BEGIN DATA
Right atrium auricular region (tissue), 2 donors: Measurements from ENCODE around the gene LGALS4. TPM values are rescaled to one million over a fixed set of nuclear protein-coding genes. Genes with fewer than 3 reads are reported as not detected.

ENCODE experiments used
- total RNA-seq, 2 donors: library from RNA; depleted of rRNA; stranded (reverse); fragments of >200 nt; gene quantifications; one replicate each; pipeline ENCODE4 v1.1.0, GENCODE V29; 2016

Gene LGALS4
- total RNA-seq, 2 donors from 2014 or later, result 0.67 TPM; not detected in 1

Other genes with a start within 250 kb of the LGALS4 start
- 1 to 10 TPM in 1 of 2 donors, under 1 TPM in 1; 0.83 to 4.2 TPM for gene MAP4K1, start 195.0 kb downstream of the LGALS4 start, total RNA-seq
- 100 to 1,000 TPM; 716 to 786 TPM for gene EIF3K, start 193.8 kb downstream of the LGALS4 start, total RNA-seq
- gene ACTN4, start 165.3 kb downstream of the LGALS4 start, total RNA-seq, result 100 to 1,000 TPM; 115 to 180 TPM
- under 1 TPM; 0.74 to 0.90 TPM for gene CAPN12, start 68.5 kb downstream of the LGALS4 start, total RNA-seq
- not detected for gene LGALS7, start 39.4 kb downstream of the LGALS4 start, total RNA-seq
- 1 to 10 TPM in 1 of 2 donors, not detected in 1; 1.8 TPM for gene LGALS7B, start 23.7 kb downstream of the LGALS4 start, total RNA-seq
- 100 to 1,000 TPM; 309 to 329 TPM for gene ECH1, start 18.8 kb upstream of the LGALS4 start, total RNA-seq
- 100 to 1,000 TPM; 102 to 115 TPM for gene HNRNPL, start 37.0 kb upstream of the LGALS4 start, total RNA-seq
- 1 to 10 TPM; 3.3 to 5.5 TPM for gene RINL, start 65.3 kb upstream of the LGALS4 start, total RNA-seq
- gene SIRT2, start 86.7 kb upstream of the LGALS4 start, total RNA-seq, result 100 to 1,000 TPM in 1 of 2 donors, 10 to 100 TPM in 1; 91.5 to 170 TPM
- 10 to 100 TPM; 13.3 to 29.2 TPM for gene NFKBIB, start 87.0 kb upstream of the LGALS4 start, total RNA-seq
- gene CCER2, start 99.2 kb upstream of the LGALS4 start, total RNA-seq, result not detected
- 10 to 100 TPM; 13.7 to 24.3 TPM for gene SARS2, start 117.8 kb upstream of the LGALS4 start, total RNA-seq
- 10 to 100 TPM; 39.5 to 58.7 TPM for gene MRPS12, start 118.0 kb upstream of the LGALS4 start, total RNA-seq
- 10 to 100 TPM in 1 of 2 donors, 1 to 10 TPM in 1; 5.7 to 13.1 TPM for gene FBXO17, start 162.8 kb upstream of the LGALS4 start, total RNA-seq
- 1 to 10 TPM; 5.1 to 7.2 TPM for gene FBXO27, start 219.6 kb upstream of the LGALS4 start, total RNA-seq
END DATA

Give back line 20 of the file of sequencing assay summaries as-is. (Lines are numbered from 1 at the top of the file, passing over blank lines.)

- 10 to 100 TPM; 39.5 to 58.7 TPM for gene MRPS12, start 118.0 kb upstream of the LGALS4 start, total RNA-seq